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Friday, October 23 • 2:30pm - 3:15pm
Enterprise Customer Insights Research - How to Make an Impact?

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Customer research is typically hard to do for companies who build enterprise softwares, where the development cycle and customer feedback cycle can be long, and also it is relatively hard to find targeted customers to study. Here, we want to share our stories about how we collaborate with other customer-facing departments within the company to schedule customer interview sessions, what kinds of research deliverables we provide, and how we communicate the results to influence product roadmap planning and feature prioritization.

1.   Collaborate with other customer-facing departments to find customers  It is always hard to find customers to talk to for enterprise softwares, so leveraging the help of other customer-facing departments would be very efficient. Those departments can be Customer Success Managers or Account Managers, Pre-sale Engineers, and Support and Services, etc. Some best practices that we’ve learned are:
  • Hold regular meetings between PM+UX team and other teams. 
Our PM/UX team have monthly meetings with PSE (Pre-Sale Engineer) team and CSM (Customer Success Manager) team, as well as biweekly feature request review meetings with support/services team. Building great relationship with these teams and communicate often are very important. 
  • Set specific goals to schedule interview sessions
 Every week, we aim to have 2 one-on-one sessions with internal people and 1 customer interview session. Setting specific goals helps us to keep moving. 
  • Leverage already scheduled customer meetings
We don’t want to overwhelm customers with multiple meetings, so joining the already scheduled meetings (such as regular customer review meetings, demo meeting and user training meetings) would be another good way to make sure that we can interact with customers quickly. Sometimes, we can squeeze our interviews into that session, and other times, just listening to their feedback to our demos or trainings can also give great insights. 
2.    Customer research methods and deliverables
Though we’ve used various research methods such as interviews, surveys and usability testings, the 2 most effective methods are through 1-hour customer interview sessions and Salesforce customer case analysis, since they give us the most valuable and actionable insights.
Most of our customer interview sessions are done through web meetings, where we usually ask the customers to share their screen, walk us through how they currently use our products and also share what they are trying to accomplish. Sometimes, we would ask customers to share their own roadmaps when possible. These details are super helpful to understand customer goals and use cases. Typical deliverables that we’ve provided are:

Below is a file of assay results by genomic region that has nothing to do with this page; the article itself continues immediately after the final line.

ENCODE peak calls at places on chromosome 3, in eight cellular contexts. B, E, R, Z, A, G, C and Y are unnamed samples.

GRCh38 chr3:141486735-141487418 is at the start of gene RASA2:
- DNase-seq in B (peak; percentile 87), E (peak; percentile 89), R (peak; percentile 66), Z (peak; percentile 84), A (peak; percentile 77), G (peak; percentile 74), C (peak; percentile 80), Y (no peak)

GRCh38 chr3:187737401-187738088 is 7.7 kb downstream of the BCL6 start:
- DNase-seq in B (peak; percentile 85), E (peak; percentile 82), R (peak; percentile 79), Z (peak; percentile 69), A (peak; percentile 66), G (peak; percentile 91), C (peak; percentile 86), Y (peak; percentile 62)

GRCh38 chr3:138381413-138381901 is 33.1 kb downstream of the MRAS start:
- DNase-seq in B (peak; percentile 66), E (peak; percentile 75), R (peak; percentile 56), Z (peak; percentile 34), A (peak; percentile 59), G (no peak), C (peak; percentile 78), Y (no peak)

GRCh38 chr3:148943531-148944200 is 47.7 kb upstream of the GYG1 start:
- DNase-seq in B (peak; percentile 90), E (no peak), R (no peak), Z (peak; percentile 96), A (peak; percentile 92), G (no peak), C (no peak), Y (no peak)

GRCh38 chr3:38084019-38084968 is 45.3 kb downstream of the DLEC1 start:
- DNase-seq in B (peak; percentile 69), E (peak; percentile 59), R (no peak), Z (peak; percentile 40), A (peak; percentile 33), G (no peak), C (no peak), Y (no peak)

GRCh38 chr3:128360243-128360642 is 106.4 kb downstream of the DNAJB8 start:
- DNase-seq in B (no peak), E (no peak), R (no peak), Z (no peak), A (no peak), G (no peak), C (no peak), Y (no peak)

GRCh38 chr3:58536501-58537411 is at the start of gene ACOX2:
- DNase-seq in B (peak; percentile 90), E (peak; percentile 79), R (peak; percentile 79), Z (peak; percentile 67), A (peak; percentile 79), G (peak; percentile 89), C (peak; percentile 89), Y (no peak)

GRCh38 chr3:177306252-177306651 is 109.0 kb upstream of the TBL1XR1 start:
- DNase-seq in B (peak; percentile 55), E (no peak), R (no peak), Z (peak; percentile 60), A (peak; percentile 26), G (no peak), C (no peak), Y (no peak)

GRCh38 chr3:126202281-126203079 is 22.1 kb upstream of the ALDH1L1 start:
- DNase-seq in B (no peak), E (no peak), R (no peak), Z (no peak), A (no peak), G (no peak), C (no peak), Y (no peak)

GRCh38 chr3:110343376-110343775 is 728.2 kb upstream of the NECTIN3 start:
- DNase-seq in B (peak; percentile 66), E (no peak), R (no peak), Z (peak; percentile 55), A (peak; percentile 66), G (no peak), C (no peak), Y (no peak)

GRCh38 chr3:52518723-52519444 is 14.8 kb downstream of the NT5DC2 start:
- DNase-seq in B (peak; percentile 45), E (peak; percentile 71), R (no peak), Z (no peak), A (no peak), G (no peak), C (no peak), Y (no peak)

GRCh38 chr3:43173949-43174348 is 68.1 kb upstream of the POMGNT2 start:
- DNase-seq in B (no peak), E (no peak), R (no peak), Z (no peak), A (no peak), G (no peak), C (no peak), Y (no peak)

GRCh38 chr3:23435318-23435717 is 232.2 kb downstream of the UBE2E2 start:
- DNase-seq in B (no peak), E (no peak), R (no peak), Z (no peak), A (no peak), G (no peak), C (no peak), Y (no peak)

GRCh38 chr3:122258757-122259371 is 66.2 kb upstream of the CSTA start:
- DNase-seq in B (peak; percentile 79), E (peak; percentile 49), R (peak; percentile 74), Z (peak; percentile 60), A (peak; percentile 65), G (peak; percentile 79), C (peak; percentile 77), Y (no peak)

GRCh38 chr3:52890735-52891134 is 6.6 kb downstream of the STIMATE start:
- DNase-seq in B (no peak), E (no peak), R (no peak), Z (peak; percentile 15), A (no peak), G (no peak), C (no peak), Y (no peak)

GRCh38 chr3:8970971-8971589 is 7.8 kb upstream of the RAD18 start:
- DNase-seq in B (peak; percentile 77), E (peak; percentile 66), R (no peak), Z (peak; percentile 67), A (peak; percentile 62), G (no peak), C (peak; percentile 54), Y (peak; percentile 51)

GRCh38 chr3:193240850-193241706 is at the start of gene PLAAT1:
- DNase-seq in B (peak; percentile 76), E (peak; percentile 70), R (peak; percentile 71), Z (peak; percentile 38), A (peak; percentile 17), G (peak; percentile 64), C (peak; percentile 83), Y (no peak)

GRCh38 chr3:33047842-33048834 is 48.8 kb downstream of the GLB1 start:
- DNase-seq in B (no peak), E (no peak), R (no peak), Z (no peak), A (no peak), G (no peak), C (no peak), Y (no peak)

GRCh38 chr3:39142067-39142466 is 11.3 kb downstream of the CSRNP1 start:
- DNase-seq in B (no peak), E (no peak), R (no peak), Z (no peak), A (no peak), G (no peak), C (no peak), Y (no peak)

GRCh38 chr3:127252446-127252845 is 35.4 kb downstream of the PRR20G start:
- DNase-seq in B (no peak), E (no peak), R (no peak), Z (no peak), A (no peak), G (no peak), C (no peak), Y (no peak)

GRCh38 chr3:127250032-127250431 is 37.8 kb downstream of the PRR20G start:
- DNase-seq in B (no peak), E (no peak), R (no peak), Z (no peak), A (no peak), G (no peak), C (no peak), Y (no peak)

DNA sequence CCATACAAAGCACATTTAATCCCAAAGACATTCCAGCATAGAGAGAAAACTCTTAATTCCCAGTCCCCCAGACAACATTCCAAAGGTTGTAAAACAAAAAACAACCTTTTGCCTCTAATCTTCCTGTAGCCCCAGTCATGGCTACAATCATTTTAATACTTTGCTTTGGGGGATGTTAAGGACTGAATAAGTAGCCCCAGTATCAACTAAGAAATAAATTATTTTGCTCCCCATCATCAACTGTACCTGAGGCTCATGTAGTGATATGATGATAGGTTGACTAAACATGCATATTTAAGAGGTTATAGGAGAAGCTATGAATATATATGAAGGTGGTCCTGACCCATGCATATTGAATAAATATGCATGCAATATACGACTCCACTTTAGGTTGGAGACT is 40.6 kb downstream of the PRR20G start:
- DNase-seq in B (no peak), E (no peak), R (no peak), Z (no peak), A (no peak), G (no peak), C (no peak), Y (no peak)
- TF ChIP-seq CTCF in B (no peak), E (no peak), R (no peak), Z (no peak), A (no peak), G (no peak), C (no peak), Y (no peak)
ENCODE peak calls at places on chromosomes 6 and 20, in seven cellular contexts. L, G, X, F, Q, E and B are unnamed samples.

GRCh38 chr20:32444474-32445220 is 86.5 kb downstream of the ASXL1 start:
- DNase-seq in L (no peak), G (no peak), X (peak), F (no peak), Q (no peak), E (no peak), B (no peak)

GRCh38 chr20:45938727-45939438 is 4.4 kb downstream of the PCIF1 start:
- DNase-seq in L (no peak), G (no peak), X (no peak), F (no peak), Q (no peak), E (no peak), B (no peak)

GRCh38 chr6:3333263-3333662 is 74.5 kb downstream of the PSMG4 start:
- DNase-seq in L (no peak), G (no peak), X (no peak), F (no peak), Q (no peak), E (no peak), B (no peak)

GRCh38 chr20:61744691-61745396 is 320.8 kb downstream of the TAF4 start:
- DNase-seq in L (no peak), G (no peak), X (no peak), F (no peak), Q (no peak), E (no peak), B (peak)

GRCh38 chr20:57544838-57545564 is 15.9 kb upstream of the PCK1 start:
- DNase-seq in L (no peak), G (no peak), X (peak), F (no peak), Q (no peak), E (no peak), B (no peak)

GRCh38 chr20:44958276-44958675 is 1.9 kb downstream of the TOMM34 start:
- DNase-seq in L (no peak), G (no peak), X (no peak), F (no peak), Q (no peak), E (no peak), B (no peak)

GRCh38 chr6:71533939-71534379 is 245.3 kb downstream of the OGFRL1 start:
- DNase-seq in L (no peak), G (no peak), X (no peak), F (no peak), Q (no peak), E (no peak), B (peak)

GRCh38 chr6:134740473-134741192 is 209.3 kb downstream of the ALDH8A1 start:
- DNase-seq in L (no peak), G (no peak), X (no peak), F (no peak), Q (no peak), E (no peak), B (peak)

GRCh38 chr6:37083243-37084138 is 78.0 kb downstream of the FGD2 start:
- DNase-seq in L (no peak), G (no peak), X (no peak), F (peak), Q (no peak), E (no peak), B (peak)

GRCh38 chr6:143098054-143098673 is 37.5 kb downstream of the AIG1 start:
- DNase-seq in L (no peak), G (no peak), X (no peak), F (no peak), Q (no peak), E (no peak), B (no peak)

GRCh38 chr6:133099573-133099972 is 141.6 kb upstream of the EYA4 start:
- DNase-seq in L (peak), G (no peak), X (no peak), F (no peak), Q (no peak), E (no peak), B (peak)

• In-depth customer profile & use case report
  • Persona use case summary (Once we talk to enough customers with particular job roles, we would summarize the patterns. One thing to notice that we don’t provide generic persona description, but provide detailed use case patterns, which we found more useful.)
  • Experience Journey Map / Task flow (This journey map includes not only the flow that how customers use our product, but all the other products customers are using and integrating with.)
The deliverables from customer interview sessions have greatly helped the whole company to better understand our customers, not just at the feature level, but more on the fact WHY customers need to do certain kinds of tasks.
Another effective research deliverable is summarizing customer feature request cases from Salesforce. Often times, when we’ve heard lots of complains about one problem area (both from internal team and customers as well), we would run a Salesforce report and do a deep analysis of all the cases. Our summaries have driven the product team to raise the priority of these problems in order to fix them quickly.

3.  Communicate the results effectively
How to communicate the results and provide actionable insights also need careful consideration, since people usually don’t have the patience to read a long ppt file. Two important best practices that we’ve found are: have a one-page summary and visualize the results as much as you can. Thus, even just from a glance, people can still get what your report is trying to say. And one last small tip, always include a screen capture of the one-page summary in your email, for those people who don’t even want to download your report!

avatar for Meng Yang

Meng Yang

Manager of User Experience and Customer Insights, NetBrain
10+ years of experience in interaction design and user experience research. This is the 4th time that my presentation is accepted to Boston UXPA!

Friday October 23, 2020 2:30pm - 3:15pm EDT
1 - Back Bay A/B (Research)